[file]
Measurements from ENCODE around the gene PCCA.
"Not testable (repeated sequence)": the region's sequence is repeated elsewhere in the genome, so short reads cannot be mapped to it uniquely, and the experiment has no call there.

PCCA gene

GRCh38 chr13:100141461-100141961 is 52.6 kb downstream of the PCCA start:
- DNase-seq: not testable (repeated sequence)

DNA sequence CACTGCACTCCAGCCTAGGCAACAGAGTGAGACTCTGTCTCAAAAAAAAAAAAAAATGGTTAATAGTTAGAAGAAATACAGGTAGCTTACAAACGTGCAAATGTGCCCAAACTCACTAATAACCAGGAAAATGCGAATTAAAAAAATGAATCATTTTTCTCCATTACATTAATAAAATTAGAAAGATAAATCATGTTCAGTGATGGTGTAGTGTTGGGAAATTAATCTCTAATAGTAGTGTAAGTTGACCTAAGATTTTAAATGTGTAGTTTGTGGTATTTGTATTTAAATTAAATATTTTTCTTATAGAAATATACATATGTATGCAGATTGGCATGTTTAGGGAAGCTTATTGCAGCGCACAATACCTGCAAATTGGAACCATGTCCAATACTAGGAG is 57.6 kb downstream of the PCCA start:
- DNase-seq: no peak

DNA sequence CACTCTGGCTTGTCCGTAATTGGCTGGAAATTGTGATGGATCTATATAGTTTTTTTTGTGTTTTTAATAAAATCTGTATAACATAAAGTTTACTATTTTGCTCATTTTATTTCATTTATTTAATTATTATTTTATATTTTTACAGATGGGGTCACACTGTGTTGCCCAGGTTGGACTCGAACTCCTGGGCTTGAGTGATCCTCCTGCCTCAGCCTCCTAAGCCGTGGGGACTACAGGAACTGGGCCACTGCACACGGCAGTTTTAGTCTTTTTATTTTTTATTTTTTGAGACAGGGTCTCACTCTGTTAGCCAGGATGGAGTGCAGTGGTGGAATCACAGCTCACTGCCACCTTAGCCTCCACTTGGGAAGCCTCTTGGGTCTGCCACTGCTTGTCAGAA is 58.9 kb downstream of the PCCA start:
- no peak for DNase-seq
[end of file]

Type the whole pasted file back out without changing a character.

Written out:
Measurements from ENCODE around the gene PCCA.
"Not testable (repeated sequence)": the region's sequence is repeated elsewhere in the genome, so short reads cannot be mapped to it uniquely, and the experiment has no call there.

PCCA gene

GRCh38 chr13:100141461-100141961 is 52.6 kb downstream of the PCCA start:
- DNase-seq: not testable (repeated sequence)

DNA sequence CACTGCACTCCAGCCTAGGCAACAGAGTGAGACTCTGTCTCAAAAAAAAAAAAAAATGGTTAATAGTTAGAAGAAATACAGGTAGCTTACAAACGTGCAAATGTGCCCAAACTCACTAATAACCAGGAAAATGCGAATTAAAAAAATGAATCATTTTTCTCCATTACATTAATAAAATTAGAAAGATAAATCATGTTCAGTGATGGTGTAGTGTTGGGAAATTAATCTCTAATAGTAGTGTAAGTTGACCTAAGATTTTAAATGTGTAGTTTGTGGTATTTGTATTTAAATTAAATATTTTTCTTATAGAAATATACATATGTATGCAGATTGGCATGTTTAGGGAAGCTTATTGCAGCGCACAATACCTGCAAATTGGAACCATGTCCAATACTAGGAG is 57.6 kb downstream of the PCCA start:
- DNase-seq: no peak

DNA sequence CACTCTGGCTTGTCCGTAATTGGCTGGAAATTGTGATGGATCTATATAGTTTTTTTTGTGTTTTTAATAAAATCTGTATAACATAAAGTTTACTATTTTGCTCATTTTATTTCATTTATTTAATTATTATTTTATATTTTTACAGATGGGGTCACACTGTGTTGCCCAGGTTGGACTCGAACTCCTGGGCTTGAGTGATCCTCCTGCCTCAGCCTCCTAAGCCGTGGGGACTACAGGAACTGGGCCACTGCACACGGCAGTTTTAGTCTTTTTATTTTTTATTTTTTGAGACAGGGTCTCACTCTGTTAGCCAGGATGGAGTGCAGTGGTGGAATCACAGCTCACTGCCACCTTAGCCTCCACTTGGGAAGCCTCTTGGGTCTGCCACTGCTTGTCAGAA is 58.9 kb downstream of the PCCA start:
- no peak for DNase-seq